%> @(name, age) {
..   echo '${name} is ${age} years old'
.. }('Pete', 46)
'Pete is 46 years old'

or assigned to variable,

%> var get_info = @(name, age) {
..   echo '${name} is ${age} years old'
.. }
%> get_info('Casandra', 11)
'Casandra is 11 years old'

and passed as argument to functions.

%> def call(fn) {
..   fn('Lionel')
.. }
%> call(@(name) {
..   echo 'Hi ${name}'
.. })
'Hi Lionel'


A closure gives you access to an outer function’s scope from an inner function. In Blade, all functions are closures. In Blade, closures are scoped to the current function and top level functions are scoped to the current module.

For example:

%> def init() {
..   var name = 'Blade'     # local name variable in function init
..   def show_name() {      # inner function, a closure
..     echo name            # use of variable declared in parent
..   }
..   show_name()
.. }
%> init()

While Blade is lexically scoped, inner functions in Blade have access to variables declared in their parent functions. Let’s see another example that shows clearly how the variables declared in the parent survives until the inner function even after the outer function is out of scope.

%> def make_fn() {
..   var name = 'Blade'
..   def show_name() {
..     echo name
..   }
..   return show_name
.. }
%> var fn = make_fn()
%> fn()

Once make_fn() finishes executing, you might expect that the name variable would no longer be accessible. However, in Blade they still work. This is because the name variable lives long enough into the inner function.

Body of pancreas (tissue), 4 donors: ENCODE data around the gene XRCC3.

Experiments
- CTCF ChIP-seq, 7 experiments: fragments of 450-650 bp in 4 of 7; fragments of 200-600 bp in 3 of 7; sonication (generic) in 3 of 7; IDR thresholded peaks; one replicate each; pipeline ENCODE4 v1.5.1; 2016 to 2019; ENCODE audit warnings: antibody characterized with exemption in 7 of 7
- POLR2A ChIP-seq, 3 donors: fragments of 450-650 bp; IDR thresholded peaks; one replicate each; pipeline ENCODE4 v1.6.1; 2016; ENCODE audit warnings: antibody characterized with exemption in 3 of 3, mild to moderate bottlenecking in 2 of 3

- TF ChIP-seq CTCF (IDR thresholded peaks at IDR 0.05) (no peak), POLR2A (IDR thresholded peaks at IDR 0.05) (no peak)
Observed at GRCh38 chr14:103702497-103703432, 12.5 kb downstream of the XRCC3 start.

Here is a slightly more interesting example borrowed from Mozilla’s JavaScript documentation as JavaScript is another language that supports closures.

%> def make_adder(x) {
..   return @(y) {
..     return x + y
..   }
.. }
%> var add5 = make_adder(5)
%> var add10 = make_adder(10)
%> echo add5(2)
%> echo add10(2)

And another slightly more complex one.

%> var e = 10   # global scope
%> def sum(a) {
..   return @(b) {
..     return @(c) {     # outer functions scope
..       return @(d) {
..         return a + b + c + d + e     # local scope
..       }
..     }
..   }
.. }
%> echo sum(1)(2)(3)(4)

Variadic functions

In many situations, it becomes quite convienent to write a function that accepts an arbitary number of arguments. This kind of functions are variadic functions i.e. functions accepting variable arguments. To accept variable arguments in a Blade function, simple indicate it by using the tridot (...) operator.

A few notes apply to variadic functions.

  • The ... operator cannot appear before any named parameter
  • No named parameter can appear after the ... operator.

When a function accepts variable arguments, every argument passed to the function starting from the index of the tridot operator (...) will become available in the function as a local variable named __args__.

For example:

%> def concat(...) {
..   return ' '.join(__args__)  # __args__ is a list
.. }
%> concat('Hello', 'World')
'Hello World'

The tridot operator isn’t necessarily the first parameter in the function, but must be the last parameter in the function.

%> def test2(name, age, ...) {
..   echo name
..   echo age
..   echo __args__
.. }
%> test2('Richard', 20, 'James')

Trying to add another parameter after the tridot operator (...) will result in a syntax error.

For example:

%> def test(name, ..., age) {
..   echo name
.. }
SyntaxError at ',': expected ')' after function parameters

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Copyright © 2021 Ore Richard Muyiwa. Distributed under the MIT license.